Most people are born into their religion and had to do nothing, in particular, to "accept" it. So even core beliefs like "all Muslims believe in one God who is Allah" are actually up for debate depending on their conditioning. Most people aren't excessively religious and often kids grow up without any major belief and they are of the religion simply because that is part of the traditions of the family they belong to. Such a person may actually spend less part of their day thinking of their religion and what some holy book teaches than an atheist from it with a grudge or a zealous follower of another religion, who seeks validation of his beliefs being "right" by somehow proving others "wrong".

Regardless, there is a line. Atheism or rationalism cannot be the shoulder to fire guns of communal hatred from. Unlike religion, rationalism is not an identity, but a trait. If you make an irrational argument, sorry, you aren't being "a rationalist" no matter what you claim. Atheism is a lack of belief in God, not a set of beliefs about people who believe in that god.

Exploiting atheism and rationalism to conceal deep rooted hatred of specific communities is living in denial. There are terms - Islamophobia. Hindutvawadis recently helpfully invented "Hinduphobia". Use them.

Not atheism. Not rationalism. Not in my name.

The Twitter and Youtube accounts of CENTCOM (Central Command) appear to be hacked and are posting pro ISIS content, threats as well as what appears to be detailed information for officers.

The account claims to have breached computers in all military bases.

The account is currently suspended..

Others on Twitter have expressed skepticism about the hacked account citing incongruencies like the ISIS never referring to itself as the ISIS or noting that some of the material posted was already available on the internet while the rest was unverifiable. The quick confirmation from CENTCOM of what could be a serious breach only fuelled suspicions that it was a false flag operation.

Sounds dramatic and alarming. Further updates awaited.

U.S. Central Command  @CENTCOM    Twitter hacked
U.S. Central Command @CENTCOM Twitter hacked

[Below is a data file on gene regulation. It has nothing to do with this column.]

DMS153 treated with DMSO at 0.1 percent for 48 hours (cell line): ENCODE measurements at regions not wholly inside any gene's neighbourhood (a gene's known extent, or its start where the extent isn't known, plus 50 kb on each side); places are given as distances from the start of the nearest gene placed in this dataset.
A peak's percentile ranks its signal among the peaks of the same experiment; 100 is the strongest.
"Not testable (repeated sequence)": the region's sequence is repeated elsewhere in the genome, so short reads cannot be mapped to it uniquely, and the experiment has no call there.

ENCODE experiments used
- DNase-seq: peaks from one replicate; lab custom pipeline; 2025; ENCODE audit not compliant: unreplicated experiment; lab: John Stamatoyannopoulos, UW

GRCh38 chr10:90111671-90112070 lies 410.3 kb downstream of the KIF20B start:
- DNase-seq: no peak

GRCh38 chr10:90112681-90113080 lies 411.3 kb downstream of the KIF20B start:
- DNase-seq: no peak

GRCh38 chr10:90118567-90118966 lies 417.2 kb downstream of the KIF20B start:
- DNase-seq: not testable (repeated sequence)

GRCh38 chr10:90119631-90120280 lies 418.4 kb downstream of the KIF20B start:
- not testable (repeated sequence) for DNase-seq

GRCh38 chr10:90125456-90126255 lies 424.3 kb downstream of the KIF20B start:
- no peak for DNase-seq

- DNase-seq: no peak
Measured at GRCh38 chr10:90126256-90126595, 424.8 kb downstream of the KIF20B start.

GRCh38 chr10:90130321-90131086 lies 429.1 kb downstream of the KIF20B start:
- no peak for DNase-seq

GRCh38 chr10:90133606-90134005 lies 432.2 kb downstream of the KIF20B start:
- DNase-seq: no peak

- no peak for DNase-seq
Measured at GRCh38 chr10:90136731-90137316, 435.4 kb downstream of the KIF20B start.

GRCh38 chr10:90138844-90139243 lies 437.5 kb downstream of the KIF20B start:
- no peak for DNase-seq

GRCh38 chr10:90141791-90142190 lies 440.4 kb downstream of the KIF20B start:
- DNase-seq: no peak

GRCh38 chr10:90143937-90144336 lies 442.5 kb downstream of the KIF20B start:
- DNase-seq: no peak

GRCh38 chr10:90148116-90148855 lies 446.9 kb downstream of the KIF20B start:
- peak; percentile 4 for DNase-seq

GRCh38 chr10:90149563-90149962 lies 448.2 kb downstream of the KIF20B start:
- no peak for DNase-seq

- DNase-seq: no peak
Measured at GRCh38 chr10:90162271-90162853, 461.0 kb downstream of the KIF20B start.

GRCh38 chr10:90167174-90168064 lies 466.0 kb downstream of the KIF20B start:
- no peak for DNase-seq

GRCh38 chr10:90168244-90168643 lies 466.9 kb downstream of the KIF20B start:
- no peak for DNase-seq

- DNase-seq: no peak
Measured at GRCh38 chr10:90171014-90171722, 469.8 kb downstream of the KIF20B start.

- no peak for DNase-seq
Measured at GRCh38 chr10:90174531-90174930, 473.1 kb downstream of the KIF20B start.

"Saints should always be judged guilty until they are proved innocent, but the tests that have to be applied to them are not, of course, the same in all cases." began George Orwell in his landmark essay "Reflections on Gandhi". It is a good principle, to go by news reports.

One such controversy raging these days is the violent stand off between the supporters of "Sant" Rampal and the police, who were trying to arrest him to execute the non-bailable warrant against him. Rampal is wanted in several cases of murders and attempted murders against him, which appear to be originated in clashes between his supporters and those of the Arya Samaj.

Why did these clashes happen? There are several reports that could point to reasons. The first and biggest being "Sant" Rampal's criticism of the Satyartha Prakash, written by "Swami" Dayanand Saraswati the founder of the Arya Samaj.

In a country where anything religious is respected, both Arya Samaj and the bhakti traditions and Kabir (whom Rampal supposedly follows) are respected for social reform and one would imagine that if masses must go for opium, they at least went for one that desired better things on some social evils at the very least. This ongoing controversy however discloses a dark side.

One where godmen and religious traditions associated with social reform have enough informal "troops" to fight riots.

The criticism of Dayanand Saraswati's Satyartha Prakash by Rampal seems to have been the trigger for ongoing bad blood between the rival religious gangs (for want of a better word) and Rampal has alleged on several occasions that he is being persecuted because of his criticism of the book.